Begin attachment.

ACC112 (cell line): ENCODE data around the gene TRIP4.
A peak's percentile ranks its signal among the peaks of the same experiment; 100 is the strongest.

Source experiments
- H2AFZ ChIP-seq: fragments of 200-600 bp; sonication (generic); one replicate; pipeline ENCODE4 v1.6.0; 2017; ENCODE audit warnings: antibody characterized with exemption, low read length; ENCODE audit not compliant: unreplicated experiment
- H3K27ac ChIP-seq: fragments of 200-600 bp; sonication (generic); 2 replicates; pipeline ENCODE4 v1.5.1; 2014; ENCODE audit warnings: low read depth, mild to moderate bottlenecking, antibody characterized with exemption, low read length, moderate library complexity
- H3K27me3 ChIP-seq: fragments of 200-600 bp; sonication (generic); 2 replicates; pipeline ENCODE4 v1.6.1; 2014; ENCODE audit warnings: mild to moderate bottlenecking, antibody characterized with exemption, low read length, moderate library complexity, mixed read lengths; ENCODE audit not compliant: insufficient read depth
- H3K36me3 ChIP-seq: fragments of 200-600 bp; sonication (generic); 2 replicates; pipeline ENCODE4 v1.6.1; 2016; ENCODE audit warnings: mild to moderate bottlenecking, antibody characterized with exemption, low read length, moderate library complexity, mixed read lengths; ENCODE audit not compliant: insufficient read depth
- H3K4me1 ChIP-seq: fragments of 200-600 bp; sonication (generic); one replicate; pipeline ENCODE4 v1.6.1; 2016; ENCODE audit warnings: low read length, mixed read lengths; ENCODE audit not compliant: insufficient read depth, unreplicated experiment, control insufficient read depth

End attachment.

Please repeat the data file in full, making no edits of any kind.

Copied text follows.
ACC112 (cell line): ENCODE data around the gene TRIP4.
A peak's percentile ranks its signal among the peaks of the same experiment; 100 is the strongest.

Source experiments
- H2AFZ ChIP-seq: fragments of 200-600 bp; sonication (generic); one replicate; pipeline ENCODE4 v1.6.0; 2017; ENCODE audit warnings: antibody characterized with exemption, low read length; ENCODE audit not compliant: unreplicated experiment
- H3K27ac ChIP-seq: fragments of 200-600 bp; sonication (generic); 2 replicates; pipeline ENCODE4 v1.5.1; 2014; ENCODE audit warnings: low read depth, mild to moderate bottlenecking, antibody characterized with exemption, low read length, moderate library complexity
- H3K27me3 ChIP-seq: fragments of 200-600 bp; sonication (generic); 2 replicates; pipeline ENCODE4 v1.6.1; 2014; ENCODE audit warnings: mild to moderate bottlenecking, antibody characterized with exemption, low read length, moderate library complexity, mixed read lengths; ENCODE audit not compliant: insufficient read depth
- H3K36me3 ChIP-seq: fragments of 200-600 bp; sonication (generic); 2 replicates; pipeline ENCODE4 v1.6.1; 2016; ENCODE audit warnings: mild to moderate bottlenecking, antibody characterized with exemption, low read length, moderate library complexity, mixed read lengths; ENCODE audit not compliant: insufficient read depth
- H3K4me1 ChIP-seq: fragments of 200-600 bp; sonication (generic); one replicate; pipeline ENCODE4 v1.6.1; 2016; ENCODE audit warnings: low read length, mixed read lengths; ENCODE audit not compliant: insufficient read depth, unreplicated experiment, control insufficient read depth